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Audio Technica ATH-CK10 review

First Looks: Audio Technica ATH-CK10

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Are Two Drivers Better Than One?

Are Two Drivers Better Than One?

To many audiophiles, Audio Technica is a company most would tend to overlook. However, they do have quite a history, providing professional equipment for the World Cup and Olympics. On the other hand, they also offer relatively affordable consumer products, like its latest dual balanced armature buds, the Audio Technica ATH-CK10.

Not Your Usual Phones

The ATH-CK10s are reference standard canal phones but are by no means cheap. What makes the CK10s stand out though is the rare presence of dual drivers that allocate one armature unit for bass and another for higher frequencies that greatly widens its frequency range. Its compact cylindrical design also distinguishes it from the elongated enclosures of its competitors.

While the sound is balanced and lively, the headphones tend to fatigue when subjected to long usage. This unfortunately is unavoidable due to the direct dynamics that canal phones have with our eardrums. CK10's cord is also a tad shorter than that we are used to, which makes placing it behind a neck, difficult, if not impossible.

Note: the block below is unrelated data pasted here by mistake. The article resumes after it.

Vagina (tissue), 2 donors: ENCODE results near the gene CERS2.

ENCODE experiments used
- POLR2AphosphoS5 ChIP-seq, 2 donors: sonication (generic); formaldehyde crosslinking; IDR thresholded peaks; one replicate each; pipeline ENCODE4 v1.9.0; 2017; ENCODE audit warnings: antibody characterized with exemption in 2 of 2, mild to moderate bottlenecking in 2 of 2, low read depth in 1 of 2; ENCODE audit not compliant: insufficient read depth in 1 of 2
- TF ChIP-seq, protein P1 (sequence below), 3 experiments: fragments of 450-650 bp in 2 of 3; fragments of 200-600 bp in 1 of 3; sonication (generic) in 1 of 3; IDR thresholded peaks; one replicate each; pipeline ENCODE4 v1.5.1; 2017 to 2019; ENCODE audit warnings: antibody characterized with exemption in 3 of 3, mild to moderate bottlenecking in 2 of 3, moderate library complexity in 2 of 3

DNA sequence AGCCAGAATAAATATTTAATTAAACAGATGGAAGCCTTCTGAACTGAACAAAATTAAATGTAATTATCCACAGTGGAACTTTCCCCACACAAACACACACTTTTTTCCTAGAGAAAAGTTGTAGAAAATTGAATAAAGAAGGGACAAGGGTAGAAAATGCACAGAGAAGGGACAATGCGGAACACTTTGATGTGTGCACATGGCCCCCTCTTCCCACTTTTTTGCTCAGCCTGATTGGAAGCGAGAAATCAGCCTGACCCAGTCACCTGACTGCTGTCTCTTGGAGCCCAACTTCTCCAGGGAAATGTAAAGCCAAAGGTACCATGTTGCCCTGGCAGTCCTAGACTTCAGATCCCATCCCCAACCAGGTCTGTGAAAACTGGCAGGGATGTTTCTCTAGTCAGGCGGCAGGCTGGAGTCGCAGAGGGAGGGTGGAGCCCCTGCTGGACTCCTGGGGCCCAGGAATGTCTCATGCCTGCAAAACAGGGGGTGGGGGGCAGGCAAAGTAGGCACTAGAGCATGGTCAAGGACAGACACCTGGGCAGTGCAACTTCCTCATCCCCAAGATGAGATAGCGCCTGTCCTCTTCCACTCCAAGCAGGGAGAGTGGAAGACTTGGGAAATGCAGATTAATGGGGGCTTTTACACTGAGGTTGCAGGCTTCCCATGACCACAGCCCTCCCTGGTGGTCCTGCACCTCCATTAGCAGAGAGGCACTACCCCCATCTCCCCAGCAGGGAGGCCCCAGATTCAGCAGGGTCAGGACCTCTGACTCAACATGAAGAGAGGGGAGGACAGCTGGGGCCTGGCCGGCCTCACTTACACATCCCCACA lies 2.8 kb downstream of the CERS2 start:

Compact Yet Powerful

If you are acquainted with balanced armature type headphones, you'll expect a certain standard from the CK10s and we are glad to report that they did not let us down. After a short burn-in period of 8 hours, the ear buds gave us a lively and well grounded performance with its apparent ace in the hole - the bass. On the Beatles track Eleanor Rigby; the cellos in the background were more distinctly articulated than single armature units, with the lead male vocals sounding more substantial as a result. The track, a 256kbps AAC file, has nice neutrality to begin with though. With more recently mastered tracks, the bass sounded a tad heavier than we were used to. Obviously, if you prefer a more natural sound you can tweak the equalization.

For its seemingly petite size, the bass output of these little wonders is fantastic. Treble and mid-ranged frequencies are well articulated as well with treble extension adding more realism to the cymbals in our rock tracks. Take the song Chase the Light by Jimmy Eat World, which has a consistent bass line that isn't too heavy, a clear high hat presence in the chorus and subtly harmonized vocals that managed to remain pleasantly cohesive despite the frequent overlapping of all three elements.


So is this the perfect pair of dual balanced armature ear buds? To be fair, while the audio reproduction was excellent for its size, it is tiring to keep them on for extended periods of time. Furthermore, with its premium S$480 price tag, it's not exactly for most budgets. But if you have the spare cash lying around, an excellent Audio Technica audio experience awaits you.